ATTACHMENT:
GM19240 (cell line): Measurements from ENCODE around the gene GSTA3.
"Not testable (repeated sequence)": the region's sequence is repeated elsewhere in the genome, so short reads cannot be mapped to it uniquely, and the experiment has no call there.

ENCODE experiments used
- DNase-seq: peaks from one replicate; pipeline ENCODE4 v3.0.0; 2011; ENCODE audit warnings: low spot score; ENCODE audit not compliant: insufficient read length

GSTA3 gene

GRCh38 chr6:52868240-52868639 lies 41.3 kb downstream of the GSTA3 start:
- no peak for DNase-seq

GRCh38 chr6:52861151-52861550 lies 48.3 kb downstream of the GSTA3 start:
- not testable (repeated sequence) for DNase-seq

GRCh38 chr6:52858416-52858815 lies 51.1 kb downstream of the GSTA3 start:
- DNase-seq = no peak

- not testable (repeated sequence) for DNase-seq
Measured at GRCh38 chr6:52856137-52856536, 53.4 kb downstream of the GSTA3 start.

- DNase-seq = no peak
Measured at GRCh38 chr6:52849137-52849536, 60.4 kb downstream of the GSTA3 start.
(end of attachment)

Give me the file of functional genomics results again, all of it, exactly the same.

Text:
GM19240 (cell line): Measurements from ENCODE around the gene GSTA3.
"Not testable (repeated sequence)": the region's sequence is repeated elsewhere in the genome, so short reads cannot be mapped to it uniquely, and the experiment has no call there.

ENCODE experiments used
- DNase-seq: peaks from one replicate; pipeline ENCODE4 v3.0.0; 2011; ENCODE audit warnings: low spot score; ENCODE audit not compliant: insufficient read length

GSTA3 gene

GRCh38 chr6:52868240-52868639 lies 41.3 kb downstream of the GSTA3 start:
- no peak for DNase-seq

GRCh38 chr6:52861151-52861550 lies 48.3 kb downstream of the GSTA3 start:
- not testable (repeated sequence) for DNase-seq

GRCh38 chr6:52858416-52858815 lies 51.1 kb downstream of the GSTA3 start:
- DNase-seq = no peak

- not testable (repeated sequence) for DNase-seq
Measured at GRCh38 chr6:52856137-52856536, 53.4 kb downstream of the GSTA3 start.

- DNase-seq = no peak
Measured at GRCh38 chr6:52849137-52849536, 60.4 kb downstream of the GSTA3 start.